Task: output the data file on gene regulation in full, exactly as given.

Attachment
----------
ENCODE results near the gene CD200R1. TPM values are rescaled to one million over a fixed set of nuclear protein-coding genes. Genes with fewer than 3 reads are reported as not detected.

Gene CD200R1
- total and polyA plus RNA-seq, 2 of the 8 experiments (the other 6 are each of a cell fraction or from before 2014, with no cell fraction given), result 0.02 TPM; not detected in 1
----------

ENCODE results near the gene CD200R1. TPM values are rescaled to one million over a fixed set of nuclear protein-coding genes. Genes with fewer than 3 reads are reported as not detected.

Gene CD200R1
- total and polyA plus RNA-seq, 2 of the 8 experiments (the other 6 are each of a cell fraction or from before 2014, with no cell fraction given), result 0.02 TPM; not detected in 1